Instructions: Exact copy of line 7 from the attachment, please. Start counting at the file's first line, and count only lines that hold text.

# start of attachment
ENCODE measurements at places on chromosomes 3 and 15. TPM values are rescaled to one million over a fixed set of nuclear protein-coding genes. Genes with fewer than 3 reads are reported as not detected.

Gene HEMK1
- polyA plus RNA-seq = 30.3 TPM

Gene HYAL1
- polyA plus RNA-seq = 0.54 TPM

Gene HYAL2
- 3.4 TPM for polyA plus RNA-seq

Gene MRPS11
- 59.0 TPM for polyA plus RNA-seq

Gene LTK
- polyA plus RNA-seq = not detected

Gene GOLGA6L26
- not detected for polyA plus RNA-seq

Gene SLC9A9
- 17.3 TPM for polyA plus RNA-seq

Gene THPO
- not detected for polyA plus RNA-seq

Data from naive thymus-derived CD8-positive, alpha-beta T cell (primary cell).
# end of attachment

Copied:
- 3.4 TPM for polyA plus RNA-seq